Ajinomoto’s financial risk profile remains modest. We consider the plan the company recently announced to repurchase a maximum of JPY50 billion in shares in fiscal 2012, up from JPY20 billion in expenditure in fiscal 2011, as negative for the credit ratings on the company. However, in view of the company’s financial policy to restrict its use of excess cash (particularly after the sale of Calpis) and the strength of the company’s financial risk profile, we expect Ajinomoto to maintain a profile appropriate for the current credit ratings unless it makes large, debt financed business investments or mergers and acquisitions (M&A). The ratio of its funds from operations (FFO, before adjusting for working capital) to total debt was about 58% as of March 31, 2012, based on Standard & Poor’s assumptions about lease and pension liabilities, up from 52% a year earlier--favorable compared with those of major global peers. In the same period, total debt to EBITDA remained about 1.5x (after adjustments based on Standard & Poor’s assumptions of off-balance-sheet items), with steady earnings supporting progress in debt reduction and capital accumulation. Standard & Poor’s expects Ajinomoto to maintain its conservative financial policy despite plans to increase production of amino acids for feed use using both in-house developed fermentation processes that consume fewer resources and nonedible raw-material fermentation technologies.


Ajinomoto’s liquidity will likely remain exceptional, with sources of liquidity exceeding 2x uses (including capital expenditures, working capital, and dividends) for the next few years. It had JPY150 billion in cash and short-term investments as of March 31, 2012, more than enough to cover JPY127 billion in total debt (excluding off-balance-sheet items not yet disclosed). The company has diversified repayment periods for its long-term debt, and it has a variety of financing instruments backed by broad access to capital markets and favorable relationships with major financial institutions.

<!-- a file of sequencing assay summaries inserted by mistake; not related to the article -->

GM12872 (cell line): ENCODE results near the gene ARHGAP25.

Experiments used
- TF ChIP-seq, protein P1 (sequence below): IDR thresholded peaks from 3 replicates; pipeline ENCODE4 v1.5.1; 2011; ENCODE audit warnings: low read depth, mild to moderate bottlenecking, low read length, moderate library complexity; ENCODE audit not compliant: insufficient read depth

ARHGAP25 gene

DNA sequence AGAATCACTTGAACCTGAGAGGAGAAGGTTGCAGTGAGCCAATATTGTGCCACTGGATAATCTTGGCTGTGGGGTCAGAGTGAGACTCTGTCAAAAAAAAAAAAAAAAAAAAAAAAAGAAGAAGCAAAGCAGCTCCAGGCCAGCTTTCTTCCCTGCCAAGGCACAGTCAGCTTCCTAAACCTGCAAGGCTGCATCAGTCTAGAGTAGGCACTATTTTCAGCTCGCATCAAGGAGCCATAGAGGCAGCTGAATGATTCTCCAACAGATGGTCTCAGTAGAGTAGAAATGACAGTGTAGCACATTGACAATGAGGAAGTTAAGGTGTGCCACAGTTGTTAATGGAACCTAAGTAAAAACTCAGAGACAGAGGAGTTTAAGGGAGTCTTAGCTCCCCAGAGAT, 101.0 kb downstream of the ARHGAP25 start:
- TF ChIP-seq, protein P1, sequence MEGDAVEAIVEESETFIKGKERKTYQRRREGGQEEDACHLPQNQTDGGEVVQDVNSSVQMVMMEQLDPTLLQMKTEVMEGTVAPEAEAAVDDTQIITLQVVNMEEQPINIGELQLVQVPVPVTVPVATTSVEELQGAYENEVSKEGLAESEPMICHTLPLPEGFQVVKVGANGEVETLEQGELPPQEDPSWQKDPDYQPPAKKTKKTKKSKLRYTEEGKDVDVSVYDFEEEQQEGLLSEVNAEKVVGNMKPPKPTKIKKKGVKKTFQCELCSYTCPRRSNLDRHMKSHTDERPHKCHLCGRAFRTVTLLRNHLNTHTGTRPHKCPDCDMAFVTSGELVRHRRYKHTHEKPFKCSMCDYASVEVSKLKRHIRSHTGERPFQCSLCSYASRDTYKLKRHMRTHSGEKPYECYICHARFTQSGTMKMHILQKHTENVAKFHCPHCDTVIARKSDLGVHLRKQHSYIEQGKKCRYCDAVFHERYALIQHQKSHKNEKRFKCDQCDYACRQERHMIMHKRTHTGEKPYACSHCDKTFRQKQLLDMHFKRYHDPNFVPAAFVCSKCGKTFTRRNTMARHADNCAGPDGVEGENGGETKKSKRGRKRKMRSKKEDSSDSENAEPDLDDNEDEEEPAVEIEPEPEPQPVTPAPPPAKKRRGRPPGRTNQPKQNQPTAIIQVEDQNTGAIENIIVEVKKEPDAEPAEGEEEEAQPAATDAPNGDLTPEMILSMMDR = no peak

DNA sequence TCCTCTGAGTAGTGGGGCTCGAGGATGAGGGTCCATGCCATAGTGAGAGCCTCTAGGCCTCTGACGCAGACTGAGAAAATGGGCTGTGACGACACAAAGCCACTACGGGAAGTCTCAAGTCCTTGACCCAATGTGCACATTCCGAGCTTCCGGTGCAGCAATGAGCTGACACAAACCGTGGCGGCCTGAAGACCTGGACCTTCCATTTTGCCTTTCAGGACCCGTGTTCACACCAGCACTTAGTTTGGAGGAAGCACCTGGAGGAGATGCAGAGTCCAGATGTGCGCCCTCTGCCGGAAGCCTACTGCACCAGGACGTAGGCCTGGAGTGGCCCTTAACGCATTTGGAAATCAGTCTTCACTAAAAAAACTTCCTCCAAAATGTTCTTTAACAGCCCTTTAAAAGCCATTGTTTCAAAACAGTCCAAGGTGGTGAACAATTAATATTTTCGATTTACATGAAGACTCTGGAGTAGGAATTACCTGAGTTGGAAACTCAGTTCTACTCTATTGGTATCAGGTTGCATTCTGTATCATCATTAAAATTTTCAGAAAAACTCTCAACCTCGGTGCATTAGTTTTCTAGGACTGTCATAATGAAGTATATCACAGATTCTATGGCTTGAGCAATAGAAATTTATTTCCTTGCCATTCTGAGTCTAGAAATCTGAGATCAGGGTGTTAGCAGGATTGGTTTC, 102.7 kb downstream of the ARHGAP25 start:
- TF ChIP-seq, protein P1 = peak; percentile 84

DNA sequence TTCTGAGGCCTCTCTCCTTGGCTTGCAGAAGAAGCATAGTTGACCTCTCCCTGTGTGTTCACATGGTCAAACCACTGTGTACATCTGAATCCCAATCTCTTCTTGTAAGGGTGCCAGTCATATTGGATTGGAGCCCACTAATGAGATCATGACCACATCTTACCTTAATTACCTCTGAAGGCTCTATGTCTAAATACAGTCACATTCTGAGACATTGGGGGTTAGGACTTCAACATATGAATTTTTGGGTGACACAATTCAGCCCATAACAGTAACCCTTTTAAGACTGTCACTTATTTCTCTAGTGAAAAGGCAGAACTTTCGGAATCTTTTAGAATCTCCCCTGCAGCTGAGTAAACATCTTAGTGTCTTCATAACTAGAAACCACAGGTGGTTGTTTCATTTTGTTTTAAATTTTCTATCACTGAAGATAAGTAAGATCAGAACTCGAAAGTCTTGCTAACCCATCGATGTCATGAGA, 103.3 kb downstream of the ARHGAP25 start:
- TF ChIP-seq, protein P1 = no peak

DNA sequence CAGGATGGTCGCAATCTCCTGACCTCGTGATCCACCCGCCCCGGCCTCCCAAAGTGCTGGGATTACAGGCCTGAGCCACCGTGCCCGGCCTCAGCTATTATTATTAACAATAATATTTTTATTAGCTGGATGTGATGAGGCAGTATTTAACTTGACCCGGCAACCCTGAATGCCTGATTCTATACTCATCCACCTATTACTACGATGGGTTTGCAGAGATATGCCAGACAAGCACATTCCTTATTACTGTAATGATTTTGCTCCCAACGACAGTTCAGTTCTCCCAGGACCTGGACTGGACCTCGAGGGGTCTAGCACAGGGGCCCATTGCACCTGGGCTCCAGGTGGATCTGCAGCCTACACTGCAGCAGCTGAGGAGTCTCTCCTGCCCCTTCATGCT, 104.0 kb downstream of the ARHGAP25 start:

The stable outlook reflects Standard & Poor’s expectation that Ajinomoto’s ongoing efforts to reduce costs, enhance high value-added domestic food products, and aggressively expand its overseas food business should mitigate the effects of higher raw material and fuel prices and a strong yen. Furthermore, significant impairment of its financial position is unlikely in the next few years, given that we expect the company to maintain prudent management of its balance sheet and M&A activities.

Standard & Poor’s may consider downgrading the company if we see an increase in the probability of lower profitability or deterioration in the company’s financial risk profile, likely as a result of a shift to a less conservative financing policy and less conservative decision-making on M&A or capital expenditures. We may also consider a downgrade if the company’s total debt to EBITDA exceeds and will likely stay above 1.5x for an extended period.

We may consider upgrading Ajinomoto if it secures more stable earnings and protect itself from vulnerability to external factors. However, the challenging environment for Ajinomoto’s domestic food business is likely to limit the possibility of an upgrade for some time.